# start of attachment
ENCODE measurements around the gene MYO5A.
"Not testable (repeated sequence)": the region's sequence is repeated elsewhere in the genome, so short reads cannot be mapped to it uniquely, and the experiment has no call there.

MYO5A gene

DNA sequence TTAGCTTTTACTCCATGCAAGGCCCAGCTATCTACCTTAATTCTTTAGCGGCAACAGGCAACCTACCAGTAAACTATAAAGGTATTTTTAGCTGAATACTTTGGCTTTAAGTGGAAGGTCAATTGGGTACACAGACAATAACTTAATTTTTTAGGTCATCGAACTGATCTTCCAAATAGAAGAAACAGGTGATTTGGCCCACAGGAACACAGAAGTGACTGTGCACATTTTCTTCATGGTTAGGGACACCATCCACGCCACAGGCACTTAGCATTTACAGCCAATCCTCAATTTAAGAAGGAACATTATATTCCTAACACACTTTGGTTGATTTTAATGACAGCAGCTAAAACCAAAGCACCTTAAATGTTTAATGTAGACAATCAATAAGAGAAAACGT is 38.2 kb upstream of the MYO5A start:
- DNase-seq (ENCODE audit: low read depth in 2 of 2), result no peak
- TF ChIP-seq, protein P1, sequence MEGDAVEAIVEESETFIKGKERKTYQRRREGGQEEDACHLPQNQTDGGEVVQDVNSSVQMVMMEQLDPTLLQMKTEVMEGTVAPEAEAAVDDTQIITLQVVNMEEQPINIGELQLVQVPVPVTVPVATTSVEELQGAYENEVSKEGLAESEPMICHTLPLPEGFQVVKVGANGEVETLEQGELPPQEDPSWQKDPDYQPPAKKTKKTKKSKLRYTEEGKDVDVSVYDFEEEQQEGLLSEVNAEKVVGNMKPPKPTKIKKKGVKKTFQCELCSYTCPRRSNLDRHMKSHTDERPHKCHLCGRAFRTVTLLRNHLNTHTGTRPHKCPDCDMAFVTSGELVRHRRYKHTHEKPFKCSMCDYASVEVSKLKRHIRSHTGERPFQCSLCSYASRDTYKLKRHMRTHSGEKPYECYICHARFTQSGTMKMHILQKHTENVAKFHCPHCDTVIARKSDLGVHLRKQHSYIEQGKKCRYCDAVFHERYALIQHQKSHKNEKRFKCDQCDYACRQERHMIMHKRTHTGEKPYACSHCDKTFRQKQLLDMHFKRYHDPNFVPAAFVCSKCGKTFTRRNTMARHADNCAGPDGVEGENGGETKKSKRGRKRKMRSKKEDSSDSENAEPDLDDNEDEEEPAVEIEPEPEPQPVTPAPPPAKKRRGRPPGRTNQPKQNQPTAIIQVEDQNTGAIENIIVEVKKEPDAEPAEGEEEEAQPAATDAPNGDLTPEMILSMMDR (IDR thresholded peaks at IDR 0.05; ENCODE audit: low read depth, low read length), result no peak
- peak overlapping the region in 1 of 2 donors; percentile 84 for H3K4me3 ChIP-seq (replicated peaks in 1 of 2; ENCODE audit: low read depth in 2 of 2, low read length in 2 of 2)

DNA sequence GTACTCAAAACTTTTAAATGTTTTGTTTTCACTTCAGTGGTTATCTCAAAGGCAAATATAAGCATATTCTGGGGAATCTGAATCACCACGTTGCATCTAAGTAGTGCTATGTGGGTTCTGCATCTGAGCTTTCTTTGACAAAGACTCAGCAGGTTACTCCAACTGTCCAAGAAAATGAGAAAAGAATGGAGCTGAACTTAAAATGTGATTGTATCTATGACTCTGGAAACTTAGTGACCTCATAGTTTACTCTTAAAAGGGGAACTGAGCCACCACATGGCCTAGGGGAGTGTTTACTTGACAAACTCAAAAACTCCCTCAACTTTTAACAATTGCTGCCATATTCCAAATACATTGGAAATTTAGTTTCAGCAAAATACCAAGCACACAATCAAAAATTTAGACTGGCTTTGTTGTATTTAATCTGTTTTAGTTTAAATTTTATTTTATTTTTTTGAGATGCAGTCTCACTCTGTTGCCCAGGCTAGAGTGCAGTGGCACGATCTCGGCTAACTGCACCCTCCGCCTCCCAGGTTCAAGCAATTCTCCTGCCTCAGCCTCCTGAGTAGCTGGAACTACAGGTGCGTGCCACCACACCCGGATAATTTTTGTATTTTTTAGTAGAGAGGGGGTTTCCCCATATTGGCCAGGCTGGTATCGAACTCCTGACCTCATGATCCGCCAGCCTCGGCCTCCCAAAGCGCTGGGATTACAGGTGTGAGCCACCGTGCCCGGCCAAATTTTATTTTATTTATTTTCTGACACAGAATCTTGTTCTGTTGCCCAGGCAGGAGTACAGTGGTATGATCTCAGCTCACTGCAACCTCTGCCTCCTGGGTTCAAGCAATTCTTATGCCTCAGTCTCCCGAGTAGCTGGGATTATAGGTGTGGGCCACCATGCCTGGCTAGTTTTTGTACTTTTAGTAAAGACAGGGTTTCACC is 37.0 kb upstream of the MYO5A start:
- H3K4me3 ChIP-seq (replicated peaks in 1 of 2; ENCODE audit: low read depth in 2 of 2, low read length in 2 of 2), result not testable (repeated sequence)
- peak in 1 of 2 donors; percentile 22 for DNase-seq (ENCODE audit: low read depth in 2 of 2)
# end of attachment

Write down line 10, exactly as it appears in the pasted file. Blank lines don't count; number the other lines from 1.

- peak in 1 of 2 donors; percentile 22 for DNase-seq (ENCODE audit: low read depth in 2 of 2)